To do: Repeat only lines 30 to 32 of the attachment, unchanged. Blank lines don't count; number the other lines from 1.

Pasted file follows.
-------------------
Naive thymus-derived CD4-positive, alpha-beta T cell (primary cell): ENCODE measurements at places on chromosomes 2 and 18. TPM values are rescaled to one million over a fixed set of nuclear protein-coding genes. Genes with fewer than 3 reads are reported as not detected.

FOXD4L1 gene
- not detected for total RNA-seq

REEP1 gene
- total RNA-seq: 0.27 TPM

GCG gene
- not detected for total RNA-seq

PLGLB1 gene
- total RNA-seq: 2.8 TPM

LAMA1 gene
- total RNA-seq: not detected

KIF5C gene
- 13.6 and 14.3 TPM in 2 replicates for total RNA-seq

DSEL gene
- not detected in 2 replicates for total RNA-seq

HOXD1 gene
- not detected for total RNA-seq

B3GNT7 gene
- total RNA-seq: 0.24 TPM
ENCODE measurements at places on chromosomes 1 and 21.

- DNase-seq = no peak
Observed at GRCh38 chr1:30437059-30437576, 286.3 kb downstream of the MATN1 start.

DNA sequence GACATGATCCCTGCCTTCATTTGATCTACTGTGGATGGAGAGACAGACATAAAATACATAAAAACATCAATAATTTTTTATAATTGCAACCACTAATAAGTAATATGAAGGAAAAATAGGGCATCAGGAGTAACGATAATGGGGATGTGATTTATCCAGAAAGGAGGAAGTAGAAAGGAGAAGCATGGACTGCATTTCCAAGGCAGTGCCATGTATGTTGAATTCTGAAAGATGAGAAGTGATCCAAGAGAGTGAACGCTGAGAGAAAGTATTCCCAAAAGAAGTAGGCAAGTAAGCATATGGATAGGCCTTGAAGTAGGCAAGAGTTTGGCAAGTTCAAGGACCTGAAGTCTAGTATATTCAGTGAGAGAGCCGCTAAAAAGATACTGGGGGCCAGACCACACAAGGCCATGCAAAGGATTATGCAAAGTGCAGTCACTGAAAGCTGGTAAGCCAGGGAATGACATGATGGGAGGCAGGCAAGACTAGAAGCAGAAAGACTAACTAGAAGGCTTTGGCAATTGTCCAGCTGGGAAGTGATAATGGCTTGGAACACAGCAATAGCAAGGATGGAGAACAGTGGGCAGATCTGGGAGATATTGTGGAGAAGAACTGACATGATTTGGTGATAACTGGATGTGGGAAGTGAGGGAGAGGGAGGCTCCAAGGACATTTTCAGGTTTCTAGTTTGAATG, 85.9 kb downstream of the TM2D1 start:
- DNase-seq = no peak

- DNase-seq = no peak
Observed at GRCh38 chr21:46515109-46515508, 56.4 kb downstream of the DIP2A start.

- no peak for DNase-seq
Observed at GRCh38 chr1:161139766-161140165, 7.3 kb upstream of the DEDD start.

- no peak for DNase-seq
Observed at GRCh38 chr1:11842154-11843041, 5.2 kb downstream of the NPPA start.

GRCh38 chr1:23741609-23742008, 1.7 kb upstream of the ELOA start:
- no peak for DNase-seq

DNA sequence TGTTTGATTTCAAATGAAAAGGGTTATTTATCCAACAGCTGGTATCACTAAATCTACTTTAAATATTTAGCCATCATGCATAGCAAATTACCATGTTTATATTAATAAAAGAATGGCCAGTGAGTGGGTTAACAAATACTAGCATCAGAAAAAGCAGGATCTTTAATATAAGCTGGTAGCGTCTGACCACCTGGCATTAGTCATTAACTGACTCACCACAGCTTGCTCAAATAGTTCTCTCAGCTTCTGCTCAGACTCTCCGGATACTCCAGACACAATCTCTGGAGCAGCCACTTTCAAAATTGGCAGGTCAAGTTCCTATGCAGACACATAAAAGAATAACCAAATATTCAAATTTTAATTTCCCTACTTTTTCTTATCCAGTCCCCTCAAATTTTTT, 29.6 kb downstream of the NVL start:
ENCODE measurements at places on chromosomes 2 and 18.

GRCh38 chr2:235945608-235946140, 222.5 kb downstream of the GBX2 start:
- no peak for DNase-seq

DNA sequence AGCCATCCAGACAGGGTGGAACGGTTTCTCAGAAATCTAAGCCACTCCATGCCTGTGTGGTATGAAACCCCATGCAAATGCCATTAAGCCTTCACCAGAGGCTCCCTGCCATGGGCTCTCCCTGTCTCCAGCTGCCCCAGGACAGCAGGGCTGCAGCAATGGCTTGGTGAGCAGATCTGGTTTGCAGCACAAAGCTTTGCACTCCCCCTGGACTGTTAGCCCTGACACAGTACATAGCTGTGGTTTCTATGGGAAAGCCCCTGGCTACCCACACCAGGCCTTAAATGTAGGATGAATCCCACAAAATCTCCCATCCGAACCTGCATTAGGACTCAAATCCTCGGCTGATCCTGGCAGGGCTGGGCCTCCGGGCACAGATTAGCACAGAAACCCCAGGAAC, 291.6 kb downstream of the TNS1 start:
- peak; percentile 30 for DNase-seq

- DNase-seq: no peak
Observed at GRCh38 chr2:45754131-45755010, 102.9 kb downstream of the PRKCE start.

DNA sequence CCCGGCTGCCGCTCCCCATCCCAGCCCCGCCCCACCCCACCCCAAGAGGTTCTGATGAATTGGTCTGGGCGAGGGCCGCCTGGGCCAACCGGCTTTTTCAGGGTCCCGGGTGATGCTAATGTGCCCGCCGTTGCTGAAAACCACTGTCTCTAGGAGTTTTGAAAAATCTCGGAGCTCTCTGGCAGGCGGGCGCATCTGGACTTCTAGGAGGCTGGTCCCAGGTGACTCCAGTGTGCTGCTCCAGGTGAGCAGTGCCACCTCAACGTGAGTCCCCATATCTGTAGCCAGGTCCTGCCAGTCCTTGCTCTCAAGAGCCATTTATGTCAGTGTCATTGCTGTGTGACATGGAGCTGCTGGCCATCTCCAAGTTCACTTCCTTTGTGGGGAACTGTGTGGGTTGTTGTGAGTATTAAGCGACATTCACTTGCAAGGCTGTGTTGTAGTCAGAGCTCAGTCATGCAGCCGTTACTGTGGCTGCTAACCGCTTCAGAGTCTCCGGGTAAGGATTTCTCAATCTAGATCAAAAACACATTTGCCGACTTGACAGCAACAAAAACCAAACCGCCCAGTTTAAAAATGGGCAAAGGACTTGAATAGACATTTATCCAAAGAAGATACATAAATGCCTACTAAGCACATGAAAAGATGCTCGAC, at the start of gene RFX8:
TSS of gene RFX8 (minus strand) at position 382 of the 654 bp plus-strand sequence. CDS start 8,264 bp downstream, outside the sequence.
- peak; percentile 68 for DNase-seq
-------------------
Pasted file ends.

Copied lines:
Observed at GRCh38 chr1:11842154-11843041, 5.2 kb downstream of the NPPA start.

GRCh38 chr1:23741609-23742008, 1.7 kb upstream of the ELOA start:
- no peak for DNase-seq